Velocity CEO Nick Rohrlach reflects on the world of frequent flyer points
Among other things, we learn how the Velocity boss first grew fond of frequent flyer points.
What we'll be covering
There’s a lot going on right now in aviation – and not just around the Australian Government’s decision to block Qatar Airways’ plans for extra flights. In lieu of that extra competition in Australian skies, Velocity Frequent Flyer CEO Nick Rohrlach sees leisure travel as the program’s strongest path forward.
Speaking at the recent CAPA Australia Pacific Aviation Summit in Brisbane, the Velocity boss dives into those trends. But he also shares what got him into the world of frequent flyer points to begin with, as well as an always-touchy subject: reward seat pricing and availability. We also get a hint of what the recent Qantas PR crisis means for Virgin Australia. Read on!
Rohrlach’s first experiences with frequent flyer points
Believe it or not, many people who work for frequent flyer programs don’t actively engage with them. After all, when you have access to airline industry staff travel as a perk of the job, what benefit do points really bring?
Nick Rohrlach, though, is not one of those people. A self-confessed points nut, he maintains a keen personal interest in all the latest tips and tricks. These days, he’s also easily fascinated by data and factoids. In fact, when we first crossed paths last year, he couldn’t wait to share his latest find. Apparently, of the millions of Velocity Frequent Flyer members, I’d managed to earn points with more of the program’s partners than any other cardholder. (What can I say, that’s literally my job!)
But that’s the data-driven loyalty boss of today. What got Rohrlach into the world of frequent flyer points to start with?
‘I grew up in Perth,’ he begins. ‘My dad and mum used to run small businesses. Both, but especially my dad, used to travel a lot for work. We didn’t see him very much. But one thing I could count on every year was that we’d go on a family holiday through his frequent flyer points.’
‘Going into the lounge as a little boy, it was such a family experience – memories. Fast-forward to now, 40 years later, and I realise that somewhere out there there’s some little boy who’s travelling with his dad on Virgin flying with Velocity Frequent Flyer Points. It’s actually quite nice. That’s how I got here.’
Rohrlach’s role wasn’t a smooth landing
Joining the Velocity team didn’t quite come as smooth sailing for Rohrlach. He took on the role while living overseas, which meant moving back to Australia to kick things off. At that stage, it came with a side of hotel quarantine.
‘It’s a very surreal experience to see Sydney from a hotel room,’ Rohrlach reflects. ‘But then coming out (of quarantine), we thought everything was going very well. But then all of a sudden, the Delta wave hit.’
‘I’ve forgotten how many fights we were down to, but I just remember my first (day). We did some photos for when I arrived. I walked into Sydney Airport, we had two departures that day, and I stood in front of a plane to have pictures taken. It was going to Perth.’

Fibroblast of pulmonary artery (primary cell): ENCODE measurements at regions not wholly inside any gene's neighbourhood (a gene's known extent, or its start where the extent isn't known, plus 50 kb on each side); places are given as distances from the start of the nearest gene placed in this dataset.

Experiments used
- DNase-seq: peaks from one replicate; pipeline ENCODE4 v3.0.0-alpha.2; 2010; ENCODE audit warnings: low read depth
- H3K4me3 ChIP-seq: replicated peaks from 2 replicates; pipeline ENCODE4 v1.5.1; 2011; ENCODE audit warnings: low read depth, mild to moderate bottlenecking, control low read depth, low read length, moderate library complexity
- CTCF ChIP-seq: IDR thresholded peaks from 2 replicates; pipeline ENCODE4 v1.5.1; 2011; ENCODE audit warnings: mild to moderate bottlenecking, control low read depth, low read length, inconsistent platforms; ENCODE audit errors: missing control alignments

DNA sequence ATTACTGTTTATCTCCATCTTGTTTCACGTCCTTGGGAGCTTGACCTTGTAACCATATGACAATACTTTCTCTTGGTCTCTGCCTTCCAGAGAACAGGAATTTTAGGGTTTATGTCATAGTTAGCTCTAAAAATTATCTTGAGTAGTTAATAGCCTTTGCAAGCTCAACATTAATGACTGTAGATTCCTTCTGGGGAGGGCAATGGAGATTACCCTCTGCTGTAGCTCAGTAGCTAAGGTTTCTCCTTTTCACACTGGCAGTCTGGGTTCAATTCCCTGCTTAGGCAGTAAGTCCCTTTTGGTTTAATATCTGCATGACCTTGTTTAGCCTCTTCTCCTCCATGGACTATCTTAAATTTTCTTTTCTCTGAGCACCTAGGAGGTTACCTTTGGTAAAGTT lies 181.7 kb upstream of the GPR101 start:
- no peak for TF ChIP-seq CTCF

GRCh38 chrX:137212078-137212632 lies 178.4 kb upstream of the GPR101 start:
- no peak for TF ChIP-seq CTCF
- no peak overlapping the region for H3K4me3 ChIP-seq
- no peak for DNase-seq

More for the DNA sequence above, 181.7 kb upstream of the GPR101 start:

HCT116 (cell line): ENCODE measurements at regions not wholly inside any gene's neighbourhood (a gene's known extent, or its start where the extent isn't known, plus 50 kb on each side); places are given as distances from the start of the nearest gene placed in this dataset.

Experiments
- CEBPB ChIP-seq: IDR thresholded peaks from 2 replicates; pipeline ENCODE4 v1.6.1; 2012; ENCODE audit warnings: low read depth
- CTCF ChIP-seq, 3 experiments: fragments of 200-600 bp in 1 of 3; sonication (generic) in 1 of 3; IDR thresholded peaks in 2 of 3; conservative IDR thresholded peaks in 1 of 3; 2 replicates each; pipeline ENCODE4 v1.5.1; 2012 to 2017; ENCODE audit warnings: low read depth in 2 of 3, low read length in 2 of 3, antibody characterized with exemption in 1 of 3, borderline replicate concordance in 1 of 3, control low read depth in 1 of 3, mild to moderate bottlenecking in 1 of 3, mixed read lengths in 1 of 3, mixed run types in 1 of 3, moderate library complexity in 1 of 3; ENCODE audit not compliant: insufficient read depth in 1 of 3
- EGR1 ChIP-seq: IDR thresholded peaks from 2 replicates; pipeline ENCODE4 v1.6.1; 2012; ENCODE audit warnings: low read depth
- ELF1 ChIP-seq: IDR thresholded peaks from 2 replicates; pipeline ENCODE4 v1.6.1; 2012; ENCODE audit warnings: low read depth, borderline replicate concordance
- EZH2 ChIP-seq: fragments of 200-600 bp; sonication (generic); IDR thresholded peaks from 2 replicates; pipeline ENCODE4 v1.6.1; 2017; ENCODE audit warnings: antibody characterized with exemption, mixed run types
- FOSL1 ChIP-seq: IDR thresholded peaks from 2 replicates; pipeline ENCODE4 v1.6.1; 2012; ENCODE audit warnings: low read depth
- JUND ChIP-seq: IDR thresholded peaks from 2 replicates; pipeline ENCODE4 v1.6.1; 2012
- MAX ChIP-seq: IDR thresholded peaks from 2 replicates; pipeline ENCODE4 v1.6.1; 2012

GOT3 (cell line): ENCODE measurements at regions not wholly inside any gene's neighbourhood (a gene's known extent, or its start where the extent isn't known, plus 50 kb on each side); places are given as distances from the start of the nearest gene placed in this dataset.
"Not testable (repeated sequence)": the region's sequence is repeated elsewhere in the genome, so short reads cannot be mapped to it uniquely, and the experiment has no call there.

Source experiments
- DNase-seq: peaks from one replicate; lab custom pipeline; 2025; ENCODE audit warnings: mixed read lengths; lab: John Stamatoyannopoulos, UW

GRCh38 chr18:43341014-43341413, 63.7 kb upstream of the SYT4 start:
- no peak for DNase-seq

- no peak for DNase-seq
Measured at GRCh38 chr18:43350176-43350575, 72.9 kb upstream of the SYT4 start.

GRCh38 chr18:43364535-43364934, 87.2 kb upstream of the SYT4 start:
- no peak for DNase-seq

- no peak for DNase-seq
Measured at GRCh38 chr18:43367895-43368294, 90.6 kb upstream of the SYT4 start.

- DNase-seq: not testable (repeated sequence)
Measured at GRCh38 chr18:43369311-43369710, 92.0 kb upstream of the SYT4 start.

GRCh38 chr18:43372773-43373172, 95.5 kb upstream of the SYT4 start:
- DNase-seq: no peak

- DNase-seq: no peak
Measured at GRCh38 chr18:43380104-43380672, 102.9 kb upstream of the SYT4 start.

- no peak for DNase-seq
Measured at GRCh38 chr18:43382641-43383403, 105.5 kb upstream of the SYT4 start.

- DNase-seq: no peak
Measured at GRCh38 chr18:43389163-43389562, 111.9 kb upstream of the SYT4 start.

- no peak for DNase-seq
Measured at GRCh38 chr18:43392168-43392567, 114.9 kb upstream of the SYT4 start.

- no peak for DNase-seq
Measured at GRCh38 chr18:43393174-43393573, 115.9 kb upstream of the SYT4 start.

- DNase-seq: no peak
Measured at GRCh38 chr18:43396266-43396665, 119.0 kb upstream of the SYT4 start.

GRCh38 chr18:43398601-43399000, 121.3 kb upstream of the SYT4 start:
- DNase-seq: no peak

As it happened, that flight to Perth would depart with only six passengers on board.
‘But that was the busiest that (route) had been all week. They had a couple of flights with just one passenger going to Perth. That’s where we all were. We all remember that two years ago. But it’s good to say that that’s now long behind us.’
Where are we today with leisure travel?
That was the world in 2021, but where are things today, now that travel restrictions are almost non-existent?
‘We’re seeing that 90% of Australians want to travel in the next 12 months’, Rohrlach says. ‘Australians want to travel – we’re travelling people, whether that be domestically or internationally. And so at the end of the day, the travel demand was always going to come back. How and when, we weren’t sure about, but it (would).’
‘Leisure demand is well up on pre-COVID levels because everyone’s making up for lost time. We’ve seen that that’s obviously been a hard thing as an industry, to absorb this sudden rush back. But the great thing is that (demand) is holding.’
‘Cost of living is tough at the moment, but people are still prioritising travel. I talk to a lot of banks … and they can see in their own data that (spending on) household goods is dropping off. But travel is staying up – if in fact, it’s not still growing, which is great for us as an industry. You see people really prioritising that.’
Is business travel following suit?
It’s clear that people don’t need to be asked twice to take a holiday. But are businesses bringing back company travel at the same speed?
‘We’ve seen a shift,’ Rohrlach says. ‘Small business travel is really up and really strong. Corporate travel is just not there as much as it used to be. And I think, I see it even in our own business and in other businesses, where board meetings now – maybe you only have them in person every quarter.’
‘The classic Sydney-Melbourne, Sydney-Brisbane day trip has more or less disappeared for some. But overall, we’re still at sort of 80% levels, but we’re definitely (seeing) stronger growth in the leisure side of things. There’s a stronger switch to small businesses getting out there and travelling.’
‘Corporate travel? I do wonder, will we ever go back to the same level of travel that we did? It just looks different now. The other thing too is that Friday mornings could now be our busiest day of the week. There are lots of people who might have another home or they’ve built their lifestyle around working remotely. On a Friday, if I’ve got a weekend somewhere, I can go away a day earlier and do that remotely. So trends are just changing.’
But hang on – domestic day trips aren’t a big thing any more? Do elaborate.